Must I Write?

Yesterday, I found this blog. The writing stopped me dead in my tracks and demanded to be recognized. Have you ever experienced that before? I was moved in a way like I’ve never been before. My heart quickened as the words enveloped me. I sat there quietly staring at my screen while my brain flirted with a million thoughts a minute. Who am I? What am I doing? Am I a writer? Where is my story? Why can’t I write like this? Is this normal? I mean it, is it normal to feel jealous over someone else’s words? W O R D S? They don’t belong to anyone, right?! There is a part of me that wants to tell stories- pure, addictive, screaming fictional tales soaking wet with the human spirit. I’m not very good at writing that story. And then there is this me that pops up on your screen. The straightforward me. The idealistic me. The me, who likes to cook for her friends, design on a dime and solve world hunger one pancake at a time (there’s a real story there), the living, breathing me. I can write about her all day long! She is easy for me. She’s constantly interrupting me to remind me that her glass is half full. But, her…  I can’t even hear her voice until I read her words on someone else’s page, when she slaps me silly and sulks in a corner for not noticing her all this time. Ugh! How do I connect the dots from me to her?

I remembered reading an essay awhile ago by Rainer Marie Rilke (letters to young poets) about writing. It felt appropriate to read this to myself tonight. It also felt fitting to share some of the highlights, because I’m neither the first nor last to have a bout of self-doubt, and as long as I’m keeping myself honest this spell will continue to remain unbroken.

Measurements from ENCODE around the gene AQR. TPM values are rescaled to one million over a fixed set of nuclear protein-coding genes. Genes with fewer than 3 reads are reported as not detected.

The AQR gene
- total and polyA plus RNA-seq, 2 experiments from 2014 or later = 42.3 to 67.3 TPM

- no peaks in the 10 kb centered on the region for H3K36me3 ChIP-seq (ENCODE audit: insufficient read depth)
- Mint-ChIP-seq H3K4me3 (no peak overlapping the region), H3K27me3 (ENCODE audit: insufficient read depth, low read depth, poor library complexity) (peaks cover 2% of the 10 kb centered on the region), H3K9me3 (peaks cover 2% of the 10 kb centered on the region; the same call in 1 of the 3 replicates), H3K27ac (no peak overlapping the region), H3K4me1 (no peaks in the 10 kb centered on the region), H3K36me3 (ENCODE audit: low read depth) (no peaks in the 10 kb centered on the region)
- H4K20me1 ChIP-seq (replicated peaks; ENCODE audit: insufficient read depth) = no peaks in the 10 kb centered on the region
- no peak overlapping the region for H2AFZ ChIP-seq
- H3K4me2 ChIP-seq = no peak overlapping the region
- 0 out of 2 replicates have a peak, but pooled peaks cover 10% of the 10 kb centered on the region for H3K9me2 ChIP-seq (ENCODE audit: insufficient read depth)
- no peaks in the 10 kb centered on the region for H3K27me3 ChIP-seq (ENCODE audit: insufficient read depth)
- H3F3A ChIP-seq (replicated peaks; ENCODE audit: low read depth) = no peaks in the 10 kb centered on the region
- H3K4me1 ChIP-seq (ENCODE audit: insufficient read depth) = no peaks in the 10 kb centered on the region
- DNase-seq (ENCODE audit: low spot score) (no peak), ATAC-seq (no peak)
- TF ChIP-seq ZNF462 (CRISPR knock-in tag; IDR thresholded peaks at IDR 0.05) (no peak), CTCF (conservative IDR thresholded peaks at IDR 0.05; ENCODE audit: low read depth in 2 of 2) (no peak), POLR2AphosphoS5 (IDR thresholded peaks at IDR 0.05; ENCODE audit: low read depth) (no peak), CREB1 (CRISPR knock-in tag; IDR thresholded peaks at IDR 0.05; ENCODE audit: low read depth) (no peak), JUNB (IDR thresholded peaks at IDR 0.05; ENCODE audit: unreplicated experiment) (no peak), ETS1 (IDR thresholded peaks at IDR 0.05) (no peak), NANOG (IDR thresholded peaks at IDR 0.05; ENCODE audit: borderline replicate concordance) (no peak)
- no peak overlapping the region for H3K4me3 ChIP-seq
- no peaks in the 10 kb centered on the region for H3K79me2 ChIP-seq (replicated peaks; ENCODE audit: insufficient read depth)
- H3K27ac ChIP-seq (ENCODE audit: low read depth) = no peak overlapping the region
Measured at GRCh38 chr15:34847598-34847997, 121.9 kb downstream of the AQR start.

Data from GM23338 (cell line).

“Go into yourself. Find out the reason that commands you to write; see whether it has spread its roots into the very depths of your heart; confess to yourself whether you would have to die if you were forbidden to write. This most of all: ask yourself in the most silent hour of your night: must I write? Dig into yourself for a deep answer. And if this answer rings out in assent, if you meet this solemn question with a strong, simple “I must,” then build your life in accordance with this necessity; your whole life, even into its humblest and most indifferent hour, must become a sign and witness to this impulse. Then come close to Nature. Then, as if no one had ever tried before, try to say what you see and feel and love and lose…”
“I beg you, to have patience with everything unresolved in your heart and to try to love the questions themselves as if they were locked rooms or books written in a very foreign language. Don’t search for the answers, which could not be given to you now, because you would not be able to live them. And the point is to live everything. Live the questions now. Perhaps then, someday far in the future, you will gradually, without even noticing it, live your way into the answer.” 
“And your doubt can become a good quality if you train it. It must become knowing, it must become criticism. Ask it, whenever it wants to spoil something for you, why something is ugly, demand proofs from it, test it, and you will find it perhaps bewildered and embarrased, perhaps also protesting. But don’t give in, insist on arguments, and act in this way, attentive and persistent, every single time, and the day will come when, instead of being a destroyer, it will become one of your best workers–perhaps the most intelligent of all the ones that are building your life.”

— Rainer Maria Rilke

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